Next, the Ritleng introducer with the stylette in place is passed into the distal segment of the laceration and advanced parallel to the eyelid through the common canaliculus (parallel to the eyelid) until a hard stop is encountered. At this point, the tip of the Ritleng introduces is in the lacrimal sac. Next, the surgeon rotates the Ritleng introducer 90°superiorly so that it is now perpendicular to the plane of the eyelid and advances the introducer down the nasal lacrimal duct.

Repair of periorbital soft-tissue injuries and lacrimal system in NOE injuries

The stylette is removed and the Ritleng stent is then advanced through the Ritleng introducer into the nose. Using a Ritleng hook, the stent is retrieved from the nose.

Repair of periorbital soft-tissue injuries and lacrimal system in NOE injuries

If the upper canaliculus is lacerated as well (ie, in an injury with bicanalicular involvement), then it can be intubated exactly as described for the lower canalicular intubation. If, as in this case, the upper canalicular system is intact, then the Ritleng introducer with the stylette in place is advanced through the punctum, upper canaliculus and common canaliculus until a hard stop is encountered. Then, the surgeon’s hand rotates the introducer 90°superiorly and the Ritleng introducer is advanced through the nasolacrimal duct.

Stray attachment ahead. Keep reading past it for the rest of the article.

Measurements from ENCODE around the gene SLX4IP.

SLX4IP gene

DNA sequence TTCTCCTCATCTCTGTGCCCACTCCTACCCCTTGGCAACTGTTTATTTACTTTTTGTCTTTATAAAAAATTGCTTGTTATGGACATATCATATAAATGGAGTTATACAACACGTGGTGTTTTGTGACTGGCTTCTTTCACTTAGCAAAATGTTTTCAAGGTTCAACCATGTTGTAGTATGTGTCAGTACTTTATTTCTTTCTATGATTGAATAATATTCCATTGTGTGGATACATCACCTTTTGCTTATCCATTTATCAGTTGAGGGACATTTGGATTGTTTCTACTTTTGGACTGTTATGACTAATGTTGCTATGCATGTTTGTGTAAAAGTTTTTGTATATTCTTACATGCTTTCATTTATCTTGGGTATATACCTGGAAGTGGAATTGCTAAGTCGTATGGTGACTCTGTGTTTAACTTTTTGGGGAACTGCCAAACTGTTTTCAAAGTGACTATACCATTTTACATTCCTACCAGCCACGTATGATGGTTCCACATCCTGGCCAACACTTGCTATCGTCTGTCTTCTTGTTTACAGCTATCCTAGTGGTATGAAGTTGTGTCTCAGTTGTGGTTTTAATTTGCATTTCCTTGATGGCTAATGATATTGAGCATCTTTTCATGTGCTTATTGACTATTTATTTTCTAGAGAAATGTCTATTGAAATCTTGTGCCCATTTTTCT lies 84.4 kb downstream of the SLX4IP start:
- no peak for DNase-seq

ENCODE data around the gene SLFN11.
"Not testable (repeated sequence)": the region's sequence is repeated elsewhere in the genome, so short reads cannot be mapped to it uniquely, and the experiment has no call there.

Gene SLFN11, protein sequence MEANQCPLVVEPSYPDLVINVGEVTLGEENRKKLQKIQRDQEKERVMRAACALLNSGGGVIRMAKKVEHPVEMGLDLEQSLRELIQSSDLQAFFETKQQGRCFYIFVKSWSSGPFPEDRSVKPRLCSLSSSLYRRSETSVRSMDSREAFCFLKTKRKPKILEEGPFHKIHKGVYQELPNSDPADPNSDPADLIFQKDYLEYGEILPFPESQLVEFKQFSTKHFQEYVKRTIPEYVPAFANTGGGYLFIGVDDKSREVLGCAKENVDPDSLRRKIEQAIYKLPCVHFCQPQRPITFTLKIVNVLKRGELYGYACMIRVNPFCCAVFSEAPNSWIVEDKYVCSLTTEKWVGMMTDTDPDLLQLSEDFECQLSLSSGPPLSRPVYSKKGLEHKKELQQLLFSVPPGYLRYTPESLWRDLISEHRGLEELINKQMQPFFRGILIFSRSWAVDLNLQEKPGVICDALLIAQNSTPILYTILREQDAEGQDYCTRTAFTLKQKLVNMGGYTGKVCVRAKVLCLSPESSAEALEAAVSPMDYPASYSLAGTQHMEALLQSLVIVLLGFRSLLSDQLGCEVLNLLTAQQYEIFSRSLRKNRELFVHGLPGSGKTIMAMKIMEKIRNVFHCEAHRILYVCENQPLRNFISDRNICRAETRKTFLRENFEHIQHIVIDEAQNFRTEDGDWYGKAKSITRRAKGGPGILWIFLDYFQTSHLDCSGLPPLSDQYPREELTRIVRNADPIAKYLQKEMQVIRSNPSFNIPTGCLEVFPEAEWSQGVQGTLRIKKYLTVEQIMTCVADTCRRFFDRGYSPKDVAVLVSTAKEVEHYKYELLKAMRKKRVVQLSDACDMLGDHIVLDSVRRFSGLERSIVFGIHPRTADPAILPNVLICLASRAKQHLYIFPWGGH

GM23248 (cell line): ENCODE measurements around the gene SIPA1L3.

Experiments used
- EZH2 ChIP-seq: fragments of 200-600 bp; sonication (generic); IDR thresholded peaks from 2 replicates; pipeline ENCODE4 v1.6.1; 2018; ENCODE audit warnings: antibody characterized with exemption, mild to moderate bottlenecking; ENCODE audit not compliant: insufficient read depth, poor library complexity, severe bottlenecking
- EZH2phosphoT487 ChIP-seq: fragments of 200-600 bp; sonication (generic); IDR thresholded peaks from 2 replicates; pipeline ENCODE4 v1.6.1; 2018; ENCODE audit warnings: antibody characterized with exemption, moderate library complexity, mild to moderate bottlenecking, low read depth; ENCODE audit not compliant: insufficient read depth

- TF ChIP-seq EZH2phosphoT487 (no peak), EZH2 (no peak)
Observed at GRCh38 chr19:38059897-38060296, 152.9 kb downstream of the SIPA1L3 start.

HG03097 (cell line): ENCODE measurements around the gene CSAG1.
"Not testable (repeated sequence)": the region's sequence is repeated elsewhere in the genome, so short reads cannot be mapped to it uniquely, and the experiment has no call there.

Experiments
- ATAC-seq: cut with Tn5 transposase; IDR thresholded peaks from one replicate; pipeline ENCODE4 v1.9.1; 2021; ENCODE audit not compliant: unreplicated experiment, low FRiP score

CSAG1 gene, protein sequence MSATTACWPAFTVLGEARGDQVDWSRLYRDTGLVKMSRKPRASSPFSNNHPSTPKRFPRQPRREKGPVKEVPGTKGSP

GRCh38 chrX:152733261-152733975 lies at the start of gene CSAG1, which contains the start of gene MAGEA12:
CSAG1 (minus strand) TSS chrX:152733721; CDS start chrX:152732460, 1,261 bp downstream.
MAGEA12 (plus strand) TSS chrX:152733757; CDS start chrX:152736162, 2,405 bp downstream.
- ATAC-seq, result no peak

Repair of periorbital soft-tissue injuries and lacrimal system in NOE injuries

The stylette is then removed, and the other end of the Ritleng stent is fed down the Ritleng introducer into the nose. The stent is then retrieved from the nose with a blunt tipped hook.

Repair of periorbital soft-tissue injuries and lacrimal system in NOE injuries

Once the stent is placed, the laceration is closed. This is done by pre-placing two 6.0 slow-resorbing monofilament sutures placed with one superior to the involved canaliculus and one inferior.